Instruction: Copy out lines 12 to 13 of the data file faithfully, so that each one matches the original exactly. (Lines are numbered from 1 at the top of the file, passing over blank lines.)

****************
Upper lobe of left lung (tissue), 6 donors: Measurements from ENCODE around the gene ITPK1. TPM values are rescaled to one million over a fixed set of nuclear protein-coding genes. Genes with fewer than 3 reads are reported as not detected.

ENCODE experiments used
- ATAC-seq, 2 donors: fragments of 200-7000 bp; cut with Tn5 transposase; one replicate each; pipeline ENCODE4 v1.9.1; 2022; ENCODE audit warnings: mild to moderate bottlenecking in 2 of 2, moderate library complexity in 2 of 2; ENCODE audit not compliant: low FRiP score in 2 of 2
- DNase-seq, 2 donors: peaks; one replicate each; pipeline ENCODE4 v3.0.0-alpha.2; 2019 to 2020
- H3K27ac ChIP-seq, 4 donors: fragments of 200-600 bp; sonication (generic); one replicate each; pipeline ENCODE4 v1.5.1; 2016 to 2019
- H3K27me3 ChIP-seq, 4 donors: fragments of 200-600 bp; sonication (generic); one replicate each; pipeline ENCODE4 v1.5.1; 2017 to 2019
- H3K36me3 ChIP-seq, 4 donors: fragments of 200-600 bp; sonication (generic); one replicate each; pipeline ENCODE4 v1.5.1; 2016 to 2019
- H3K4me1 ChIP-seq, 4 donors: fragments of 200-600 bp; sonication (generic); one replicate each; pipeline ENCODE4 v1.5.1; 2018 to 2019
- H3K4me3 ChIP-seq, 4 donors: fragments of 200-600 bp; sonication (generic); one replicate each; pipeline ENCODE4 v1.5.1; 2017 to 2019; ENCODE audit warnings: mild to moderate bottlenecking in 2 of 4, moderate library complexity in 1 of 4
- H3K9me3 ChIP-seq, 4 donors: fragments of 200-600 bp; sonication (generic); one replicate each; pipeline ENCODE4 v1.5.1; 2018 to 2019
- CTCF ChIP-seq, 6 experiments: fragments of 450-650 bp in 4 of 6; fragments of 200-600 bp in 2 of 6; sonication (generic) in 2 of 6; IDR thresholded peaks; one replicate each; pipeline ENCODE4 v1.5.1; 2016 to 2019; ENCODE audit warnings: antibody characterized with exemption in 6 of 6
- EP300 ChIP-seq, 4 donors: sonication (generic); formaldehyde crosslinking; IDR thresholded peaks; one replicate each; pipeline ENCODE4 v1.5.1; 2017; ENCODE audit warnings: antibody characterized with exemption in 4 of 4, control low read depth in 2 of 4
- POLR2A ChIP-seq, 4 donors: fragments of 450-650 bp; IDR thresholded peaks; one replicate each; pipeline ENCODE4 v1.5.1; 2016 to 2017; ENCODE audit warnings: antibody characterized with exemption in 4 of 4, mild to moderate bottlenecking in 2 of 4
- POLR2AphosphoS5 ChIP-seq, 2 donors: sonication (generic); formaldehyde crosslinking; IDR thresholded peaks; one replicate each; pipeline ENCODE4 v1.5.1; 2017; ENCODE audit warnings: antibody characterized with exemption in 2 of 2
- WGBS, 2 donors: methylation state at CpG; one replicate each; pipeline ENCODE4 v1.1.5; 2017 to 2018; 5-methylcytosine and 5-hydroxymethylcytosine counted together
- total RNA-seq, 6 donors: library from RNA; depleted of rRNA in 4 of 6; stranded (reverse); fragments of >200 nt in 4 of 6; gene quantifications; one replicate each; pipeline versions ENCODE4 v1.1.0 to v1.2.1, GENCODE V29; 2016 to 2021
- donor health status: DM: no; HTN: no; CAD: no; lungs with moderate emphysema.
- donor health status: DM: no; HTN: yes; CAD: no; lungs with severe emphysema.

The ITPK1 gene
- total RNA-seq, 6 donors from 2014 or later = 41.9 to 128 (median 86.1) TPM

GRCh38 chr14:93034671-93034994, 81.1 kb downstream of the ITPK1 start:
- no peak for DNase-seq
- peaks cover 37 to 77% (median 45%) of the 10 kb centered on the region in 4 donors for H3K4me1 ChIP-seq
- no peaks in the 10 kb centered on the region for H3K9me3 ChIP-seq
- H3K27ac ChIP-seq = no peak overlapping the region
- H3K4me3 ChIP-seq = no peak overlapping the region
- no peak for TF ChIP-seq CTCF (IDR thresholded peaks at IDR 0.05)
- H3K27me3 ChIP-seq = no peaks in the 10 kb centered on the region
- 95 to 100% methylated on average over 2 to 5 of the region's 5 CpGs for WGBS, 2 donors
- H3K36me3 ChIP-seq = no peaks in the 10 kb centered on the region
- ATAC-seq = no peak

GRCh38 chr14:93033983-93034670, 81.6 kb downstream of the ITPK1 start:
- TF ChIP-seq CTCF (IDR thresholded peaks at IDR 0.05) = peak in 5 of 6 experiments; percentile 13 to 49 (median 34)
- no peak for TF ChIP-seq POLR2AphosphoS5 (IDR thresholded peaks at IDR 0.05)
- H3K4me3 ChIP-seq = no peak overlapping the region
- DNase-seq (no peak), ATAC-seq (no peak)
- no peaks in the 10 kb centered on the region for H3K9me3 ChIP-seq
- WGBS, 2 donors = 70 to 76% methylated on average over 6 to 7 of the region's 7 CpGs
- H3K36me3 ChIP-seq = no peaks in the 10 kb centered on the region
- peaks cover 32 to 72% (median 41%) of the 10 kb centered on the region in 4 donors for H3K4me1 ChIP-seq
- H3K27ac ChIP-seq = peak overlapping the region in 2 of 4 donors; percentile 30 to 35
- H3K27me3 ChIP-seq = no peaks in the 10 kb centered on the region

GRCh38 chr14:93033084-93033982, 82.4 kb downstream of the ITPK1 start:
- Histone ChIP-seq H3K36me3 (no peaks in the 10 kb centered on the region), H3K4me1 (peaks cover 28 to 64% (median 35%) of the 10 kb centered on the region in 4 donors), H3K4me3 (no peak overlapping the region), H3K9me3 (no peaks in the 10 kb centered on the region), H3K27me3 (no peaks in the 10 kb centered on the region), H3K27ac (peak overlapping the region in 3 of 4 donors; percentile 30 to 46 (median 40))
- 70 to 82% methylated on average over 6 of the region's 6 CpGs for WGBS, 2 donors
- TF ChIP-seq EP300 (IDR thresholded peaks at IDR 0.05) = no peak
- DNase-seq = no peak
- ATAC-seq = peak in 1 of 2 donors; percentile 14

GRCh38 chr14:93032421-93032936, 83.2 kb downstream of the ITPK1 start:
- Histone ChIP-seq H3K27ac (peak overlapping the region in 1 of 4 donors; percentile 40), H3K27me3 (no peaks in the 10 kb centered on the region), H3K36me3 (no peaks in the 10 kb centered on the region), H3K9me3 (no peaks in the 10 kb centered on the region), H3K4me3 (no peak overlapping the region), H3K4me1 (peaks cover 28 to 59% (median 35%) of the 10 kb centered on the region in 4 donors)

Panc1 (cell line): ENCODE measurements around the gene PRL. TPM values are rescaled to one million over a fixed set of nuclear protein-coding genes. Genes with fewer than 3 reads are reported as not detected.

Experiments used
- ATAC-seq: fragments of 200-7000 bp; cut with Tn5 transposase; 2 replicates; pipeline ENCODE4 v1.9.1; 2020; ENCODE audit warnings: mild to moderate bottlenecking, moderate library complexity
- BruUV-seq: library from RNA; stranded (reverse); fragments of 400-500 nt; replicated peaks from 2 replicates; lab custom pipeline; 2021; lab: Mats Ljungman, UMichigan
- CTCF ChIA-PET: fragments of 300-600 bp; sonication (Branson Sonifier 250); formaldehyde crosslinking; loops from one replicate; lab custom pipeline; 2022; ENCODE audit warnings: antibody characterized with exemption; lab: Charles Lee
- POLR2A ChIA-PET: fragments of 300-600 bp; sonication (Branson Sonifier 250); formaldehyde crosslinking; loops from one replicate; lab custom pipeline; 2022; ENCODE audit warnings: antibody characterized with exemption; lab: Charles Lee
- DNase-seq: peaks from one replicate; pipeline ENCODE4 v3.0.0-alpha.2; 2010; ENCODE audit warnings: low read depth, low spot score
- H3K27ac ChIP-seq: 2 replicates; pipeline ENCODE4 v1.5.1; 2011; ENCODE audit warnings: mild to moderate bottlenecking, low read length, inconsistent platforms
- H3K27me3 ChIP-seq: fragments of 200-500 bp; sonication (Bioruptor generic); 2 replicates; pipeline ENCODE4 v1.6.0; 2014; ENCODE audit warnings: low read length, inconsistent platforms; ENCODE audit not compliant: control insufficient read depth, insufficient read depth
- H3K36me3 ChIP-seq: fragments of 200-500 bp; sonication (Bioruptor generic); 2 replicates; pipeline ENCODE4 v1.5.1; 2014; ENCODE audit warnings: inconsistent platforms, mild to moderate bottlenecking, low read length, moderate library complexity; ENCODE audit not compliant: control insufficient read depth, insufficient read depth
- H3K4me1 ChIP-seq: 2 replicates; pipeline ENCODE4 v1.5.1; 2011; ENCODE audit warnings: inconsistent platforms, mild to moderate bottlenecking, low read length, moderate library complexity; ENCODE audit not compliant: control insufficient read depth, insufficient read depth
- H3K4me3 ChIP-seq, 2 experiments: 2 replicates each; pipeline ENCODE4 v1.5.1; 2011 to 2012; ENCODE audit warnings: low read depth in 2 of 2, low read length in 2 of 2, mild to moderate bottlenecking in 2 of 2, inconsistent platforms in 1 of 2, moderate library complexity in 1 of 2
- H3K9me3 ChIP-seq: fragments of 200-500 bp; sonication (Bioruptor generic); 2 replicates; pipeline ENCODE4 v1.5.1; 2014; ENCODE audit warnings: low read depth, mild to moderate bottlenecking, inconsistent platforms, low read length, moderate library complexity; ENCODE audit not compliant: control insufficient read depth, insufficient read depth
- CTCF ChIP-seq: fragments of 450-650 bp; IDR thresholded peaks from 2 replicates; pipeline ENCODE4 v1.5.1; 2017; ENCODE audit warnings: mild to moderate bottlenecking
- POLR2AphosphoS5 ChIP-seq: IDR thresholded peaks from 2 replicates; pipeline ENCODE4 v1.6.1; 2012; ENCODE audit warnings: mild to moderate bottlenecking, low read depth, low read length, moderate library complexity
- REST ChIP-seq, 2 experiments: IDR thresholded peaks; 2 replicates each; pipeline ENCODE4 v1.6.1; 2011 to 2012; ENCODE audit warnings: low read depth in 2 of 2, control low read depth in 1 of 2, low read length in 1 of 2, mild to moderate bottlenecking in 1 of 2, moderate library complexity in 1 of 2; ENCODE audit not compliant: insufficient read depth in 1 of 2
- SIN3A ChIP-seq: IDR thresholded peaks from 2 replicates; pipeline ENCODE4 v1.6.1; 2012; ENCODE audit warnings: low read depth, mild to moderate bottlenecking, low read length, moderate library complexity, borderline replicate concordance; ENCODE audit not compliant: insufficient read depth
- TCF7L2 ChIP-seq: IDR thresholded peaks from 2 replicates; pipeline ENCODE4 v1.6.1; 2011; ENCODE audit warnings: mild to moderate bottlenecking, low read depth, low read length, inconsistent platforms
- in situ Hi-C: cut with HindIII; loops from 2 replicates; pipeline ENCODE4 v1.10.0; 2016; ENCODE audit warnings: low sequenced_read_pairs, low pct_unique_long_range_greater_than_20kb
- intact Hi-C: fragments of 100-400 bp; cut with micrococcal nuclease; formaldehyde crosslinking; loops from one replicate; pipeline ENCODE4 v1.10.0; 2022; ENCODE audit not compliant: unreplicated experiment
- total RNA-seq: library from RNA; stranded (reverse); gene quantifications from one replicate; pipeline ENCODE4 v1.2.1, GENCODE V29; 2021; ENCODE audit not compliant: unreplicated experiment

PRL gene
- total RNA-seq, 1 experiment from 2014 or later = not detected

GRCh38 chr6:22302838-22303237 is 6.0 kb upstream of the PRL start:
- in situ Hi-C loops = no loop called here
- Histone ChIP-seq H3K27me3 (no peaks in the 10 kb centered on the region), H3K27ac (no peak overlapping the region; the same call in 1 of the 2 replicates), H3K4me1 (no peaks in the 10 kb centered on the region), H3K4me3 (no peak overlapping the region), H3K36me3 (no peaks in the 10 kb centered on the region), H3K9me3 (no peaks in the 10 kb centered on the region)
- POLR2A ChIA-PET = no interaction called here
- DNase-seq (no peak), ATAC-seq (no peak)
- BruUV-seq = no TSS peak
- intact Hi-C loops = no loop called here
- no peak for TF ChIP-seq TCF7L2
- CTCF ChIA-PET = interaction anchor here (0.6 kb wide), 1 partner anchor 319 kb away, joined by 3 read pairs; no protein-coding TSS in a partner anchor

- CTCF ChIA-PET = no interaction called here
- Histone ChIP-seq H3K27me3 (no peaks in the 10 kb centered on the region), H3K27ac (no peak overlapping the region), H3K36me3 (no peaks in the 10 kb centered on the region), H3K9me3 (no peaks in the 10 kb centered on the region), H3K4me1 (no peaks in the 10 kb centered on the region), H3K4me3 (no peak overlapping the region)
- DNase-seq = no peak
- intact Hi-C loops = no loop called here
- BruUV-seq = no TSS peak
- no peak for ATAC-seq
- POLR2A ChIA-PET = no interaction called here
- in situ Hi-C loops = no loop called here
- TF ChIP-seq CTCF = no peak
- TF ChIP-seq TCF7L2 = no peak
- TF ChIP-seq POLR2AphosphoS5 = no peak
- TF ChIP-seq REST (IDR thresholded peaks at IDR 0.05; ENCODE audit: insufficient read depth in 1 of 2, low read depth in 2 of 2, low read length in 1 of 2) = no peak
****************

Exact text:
- EP300 ChIP-seq, 4 donors: sonication (generic); formaldehyde crosslinking; IDR thresholded peaks; one replicate each; pipeline ENCODE4 v1.5.1; 2017; ENCODE audit warnings: antibody characterized with exemption in 4 of 4, control low read depth in 2 of 4
- POLR2A ChIP-seq, 4 donors: fragments of 450-650 bp; IDR thresholded peaks; one replicate each; pipeline ENCODE4 v1.5.1; 2016 to 2017; ENCODE audit warnings: antibody characterized with exemption in 4 of 4, mild to moderate bottlenecking in 2 of 4